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International Internet Magazine. Baltic States news & analytics Thursday, 24.01.2019, 02:43 urges Vejonis to lift property tax for residents, who only own one home

BC, Riga, 28.11.2017.Print version
The public initiatives platform has sent an open letter to President Raimonds Vejonis, urging him to lift property tax for residents who only have one home, the platform informed LETA.

The initiative on lifting property tax on residences that are the only home for their owners has been signed by more than 26,000 people. Previously Saeima turned the proposal down, and the letter is urging the president to tell Saeima review the initiative once again.


The author of the initiative, Liana Hirssone points out that she and 26,160 people who have signed her petition are urging Vejonis to support lifting property tax for residents who only have one home, similar to many other European Union countries where the only home is not taxed, for instance, Denmark, Belgium, Malta, Slovakia, Italy, Greece. Vejonis is being asked to use his right to initiate legislation, as provided in Article 47 of the Constitution, and ask Saeima to repeatedly vote on lifting property tax for residents who own one home, which is where they live.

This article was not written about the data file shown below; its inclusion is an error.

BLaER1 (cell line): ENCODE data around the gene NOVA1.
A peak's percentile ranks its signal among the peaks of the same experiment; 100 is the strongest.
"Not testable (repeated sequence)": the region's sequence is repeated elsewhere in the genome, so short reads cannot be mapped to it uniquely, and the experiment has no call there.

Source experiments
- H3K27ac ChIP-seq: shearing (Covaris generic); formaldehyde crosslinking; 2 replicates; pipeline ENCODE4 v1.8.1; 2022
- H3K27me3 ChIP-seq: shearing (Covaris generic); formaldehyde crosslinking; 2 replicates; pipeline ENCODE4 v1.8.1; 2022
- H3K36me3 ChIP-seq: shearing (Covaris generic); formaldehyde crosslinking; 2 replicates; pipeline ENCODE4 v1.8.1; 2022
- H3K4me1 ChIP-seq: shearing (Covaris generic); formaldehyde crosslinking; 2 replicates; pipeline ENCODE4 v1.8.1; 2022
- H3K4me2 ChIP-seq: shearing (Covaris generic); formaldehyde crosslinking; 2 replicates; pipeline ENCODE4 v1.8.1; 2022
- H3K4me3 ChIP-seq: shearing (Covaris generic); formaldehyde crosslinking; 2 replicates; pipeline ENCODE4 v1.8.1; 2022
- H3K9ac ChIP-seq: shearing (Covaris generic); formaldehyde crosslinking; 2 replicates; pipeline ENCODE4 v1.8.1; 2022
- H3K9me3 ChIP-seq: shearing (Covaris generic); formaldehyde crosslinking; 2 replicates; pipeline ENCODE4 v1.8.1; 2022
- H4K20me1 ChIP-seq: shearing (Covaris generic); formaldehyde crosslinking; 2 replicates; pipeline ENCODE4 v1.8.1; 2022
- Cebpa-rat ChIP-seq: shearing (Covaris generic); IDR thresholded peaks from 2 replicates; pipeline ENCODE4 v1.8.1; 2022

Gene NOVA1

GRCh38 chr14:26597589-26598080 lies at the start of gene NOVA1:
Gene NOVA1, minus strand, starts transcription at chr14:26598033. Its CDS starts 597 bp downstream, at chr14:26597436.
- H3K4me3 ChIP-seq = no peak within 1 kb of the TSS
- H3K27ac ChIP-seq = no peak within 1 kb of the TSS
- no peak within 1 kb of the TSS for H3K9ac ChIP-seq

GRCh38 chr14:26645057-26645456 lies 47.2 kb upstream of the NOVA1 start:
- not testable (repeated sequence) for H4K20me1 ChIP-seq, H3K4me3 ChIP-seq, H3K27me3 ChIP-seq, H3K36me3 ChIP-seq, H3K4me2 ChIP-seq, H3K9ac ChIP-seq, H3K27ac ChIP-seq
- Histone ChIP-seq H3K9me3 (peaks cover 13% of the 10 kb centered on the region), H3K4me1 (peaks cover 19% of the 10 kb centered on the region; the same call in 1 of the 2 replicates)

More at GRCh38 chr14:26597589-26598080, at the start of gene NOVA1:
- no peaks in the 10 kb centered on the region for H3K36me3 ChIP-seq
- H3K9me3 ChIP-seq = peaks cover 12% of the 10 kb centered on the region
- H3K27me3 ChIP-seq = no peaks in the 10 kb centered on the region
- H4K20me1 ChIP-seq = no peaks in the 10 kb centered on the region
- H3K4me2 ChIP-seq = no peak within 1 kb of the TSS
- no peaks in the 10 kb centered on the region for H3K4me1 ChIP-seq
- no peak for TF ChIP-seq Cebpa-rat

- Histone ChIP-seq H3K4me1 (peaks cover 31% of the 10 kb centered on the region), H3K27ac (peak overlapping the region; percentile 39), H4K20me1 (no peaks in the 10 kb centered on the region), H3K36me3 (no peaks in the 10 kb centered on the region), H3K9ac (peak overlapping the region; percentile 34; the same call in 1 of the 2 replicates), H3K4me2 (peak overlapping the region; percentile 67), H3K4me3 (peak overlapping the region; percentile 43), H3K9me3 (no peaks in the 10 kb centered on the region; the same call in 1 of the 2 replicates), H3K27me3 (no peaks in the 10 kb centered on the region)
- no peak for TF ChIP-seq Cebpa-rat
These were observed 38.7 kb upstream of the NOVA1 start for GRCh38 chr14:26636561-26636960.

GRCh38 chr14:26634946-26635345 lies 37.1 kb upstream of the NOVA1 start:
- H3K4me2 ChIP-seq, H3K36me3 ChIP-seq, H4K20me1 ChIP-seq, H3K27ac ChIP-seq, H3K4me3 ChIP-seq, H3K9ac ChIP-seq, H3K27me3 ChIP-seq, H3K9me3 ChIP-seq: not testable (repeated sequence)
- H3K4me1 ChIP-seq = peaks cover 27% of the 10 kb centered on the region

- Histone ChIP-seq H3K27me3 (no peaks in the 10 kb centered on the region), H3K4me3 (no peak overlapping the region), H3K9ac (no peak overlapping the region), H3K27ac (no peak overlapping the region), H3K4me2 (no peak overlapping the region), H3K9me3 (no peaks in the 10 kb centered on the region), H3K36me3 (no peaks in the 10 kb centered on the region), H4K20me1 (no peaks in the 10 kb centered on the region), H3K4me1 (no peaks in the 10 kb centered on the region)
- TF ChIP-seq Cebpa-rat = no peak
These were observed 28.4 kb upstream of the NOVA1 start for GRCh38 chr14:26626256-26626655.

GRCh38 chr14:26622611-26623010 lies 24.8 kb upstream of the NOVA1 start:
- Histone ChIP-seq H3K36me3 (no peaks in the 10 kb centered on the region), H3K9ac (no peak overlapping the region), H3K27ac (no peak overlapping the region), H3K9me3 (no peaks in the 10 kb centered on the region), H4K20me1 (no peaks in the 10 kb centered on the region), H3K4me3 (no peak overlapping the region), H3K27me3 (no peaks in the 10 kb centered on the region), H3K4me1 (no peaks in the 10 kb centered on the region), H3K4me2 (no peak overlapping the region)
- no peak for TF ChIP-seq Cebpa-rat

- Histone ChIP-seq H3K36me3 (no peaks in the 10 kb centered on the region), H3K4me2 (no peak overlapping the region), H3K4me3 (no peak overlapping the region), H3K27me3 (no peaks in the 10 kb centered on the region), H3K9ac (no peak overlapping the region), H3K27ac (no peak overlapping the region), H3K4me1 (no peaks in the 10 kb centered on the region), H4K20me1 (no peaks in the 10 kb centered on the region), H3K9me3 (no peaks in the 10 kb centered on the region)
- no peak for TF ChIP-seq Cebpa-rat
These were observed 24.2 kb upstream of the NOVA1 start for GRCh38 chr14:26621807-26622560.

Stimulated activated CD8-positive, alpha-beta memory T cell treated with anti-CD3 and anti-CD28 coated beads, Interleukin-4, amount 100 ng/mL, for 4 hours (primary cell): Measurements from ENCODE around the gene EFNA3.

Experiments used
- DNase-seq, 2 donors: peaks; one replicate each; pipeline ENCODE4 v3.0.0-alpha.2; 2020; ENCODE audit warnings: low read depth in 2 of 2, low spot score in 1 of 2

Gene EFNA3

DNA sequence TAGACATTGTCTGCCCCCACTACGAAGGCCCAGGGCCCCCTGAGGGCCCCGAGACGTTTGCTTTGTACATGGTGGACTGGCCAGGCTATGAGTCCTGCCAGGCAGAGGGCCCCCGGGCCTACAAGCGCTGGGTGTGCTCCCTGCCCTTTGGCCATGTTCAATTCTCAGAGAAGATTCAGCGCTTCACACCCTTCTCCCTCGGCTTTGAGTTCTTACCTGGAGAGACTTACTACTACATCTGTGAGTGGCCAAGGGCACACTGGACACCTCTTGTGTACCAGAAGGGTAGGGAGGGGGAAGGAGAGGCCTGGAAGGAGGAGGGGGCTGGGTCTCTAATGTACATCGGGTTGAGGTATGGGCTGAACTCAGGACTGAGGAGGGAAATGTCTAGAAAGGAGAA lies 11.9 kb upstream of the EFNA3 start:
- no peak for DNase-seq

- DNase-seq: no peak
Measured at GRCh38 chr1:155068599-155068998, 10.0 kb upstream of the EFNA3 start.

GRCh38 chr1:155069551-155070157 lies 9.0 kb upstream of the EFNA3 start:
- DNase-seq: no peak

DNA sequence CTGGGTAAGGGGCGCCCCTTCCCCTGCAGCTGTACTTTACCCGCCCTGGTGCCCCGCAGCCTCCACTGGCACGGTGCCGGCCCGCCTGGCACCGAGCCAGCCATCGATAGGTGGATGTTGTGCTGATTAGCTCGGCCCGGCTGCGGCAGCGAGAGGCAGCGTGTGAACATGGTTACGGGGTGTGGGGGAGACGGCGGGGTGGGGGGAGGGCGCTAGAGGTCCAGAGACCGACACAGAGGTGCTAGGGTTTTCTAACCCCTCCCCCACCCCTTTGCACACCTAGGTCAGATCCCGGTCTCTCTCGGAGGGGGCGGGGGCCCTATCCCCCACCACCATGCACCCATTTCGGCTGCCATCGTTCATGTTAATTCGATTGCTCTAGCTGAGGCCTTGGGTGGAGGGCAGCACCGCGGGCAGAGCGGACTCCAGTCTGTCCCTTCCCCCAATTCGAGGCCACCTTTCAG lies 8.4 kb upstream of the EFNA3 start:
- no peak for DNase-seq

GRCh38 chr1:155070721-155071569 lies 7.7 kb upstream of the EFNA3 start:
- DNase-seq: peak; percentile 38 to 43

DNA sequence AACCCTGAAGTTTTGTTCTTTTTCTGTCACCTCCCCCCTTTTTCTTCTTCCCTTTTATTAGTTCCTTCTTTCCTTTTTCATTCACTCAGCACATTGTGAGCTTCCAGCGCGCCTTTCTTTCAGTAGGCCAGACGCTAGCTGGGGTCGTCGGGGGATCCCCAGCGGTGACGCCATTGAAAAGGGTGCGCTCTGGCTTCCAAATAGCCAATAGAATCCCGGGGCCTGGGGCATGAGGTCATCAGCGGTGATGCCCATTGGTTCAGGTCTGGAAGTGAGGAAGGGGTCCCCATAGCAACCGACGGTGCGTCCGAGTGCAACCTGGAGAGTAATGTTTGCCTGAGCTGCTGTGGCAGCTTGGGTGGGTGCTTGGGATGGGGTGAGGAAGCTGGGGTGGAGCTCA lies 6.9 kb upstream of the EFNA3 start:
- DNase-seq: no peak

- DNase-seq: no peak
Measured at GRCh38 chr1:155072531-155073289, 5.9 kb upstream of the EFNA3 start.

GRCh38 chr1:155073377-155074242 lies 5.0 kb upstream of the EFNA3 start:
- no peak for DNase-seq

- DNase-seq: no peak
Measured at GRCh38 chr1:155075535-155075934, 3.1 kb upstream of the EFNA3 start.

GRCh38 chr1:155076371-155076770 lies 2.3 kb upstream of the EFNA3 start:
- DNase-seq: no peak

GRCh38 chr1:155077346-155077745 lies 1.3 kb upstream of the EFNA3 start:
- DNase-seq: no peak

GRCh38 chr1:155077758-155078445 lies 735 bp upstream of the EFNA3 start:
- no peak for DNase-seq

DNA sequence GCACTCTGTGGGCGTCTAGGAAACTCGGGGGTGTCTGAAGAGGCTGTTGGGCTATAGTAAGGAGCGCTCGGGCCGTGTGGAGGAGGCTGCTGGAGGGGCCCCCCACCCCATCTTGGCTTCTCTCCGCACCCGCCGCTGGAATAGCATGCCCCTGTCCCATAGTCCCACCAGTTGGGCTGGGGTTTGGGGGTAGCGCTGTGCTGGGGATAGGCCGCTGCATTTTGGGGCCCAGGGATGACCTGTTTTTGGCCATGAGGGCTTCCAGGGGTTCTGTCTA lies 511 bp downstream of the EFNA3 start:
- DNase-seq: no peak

The letter points out that paying property tax rates are excessively high, hence the signature drive was started on in 2016. The initiative is supported by the public, but not by politicians, which is why is now turning to Vejonis.


The initiative, then signed by 10,496 citizens of Latvia, was turned down by the Cabinet of Ministers this past April. The Finance Ministry said that the initiative was economically unjustified, and that the problem should rather be solved by revising properties' cadastral values.


As a result, the property tax system was left unchanged, and the only amendment by the government stipulates that property tax rates may not increase more than 10 percent annually. Because of this, and due to the Finance Ministry's plan to substantially increase property tax on buildings constructed after 2000, Rigans' property tax payments may increase by EUR 1,000 and more next year, states the letter.

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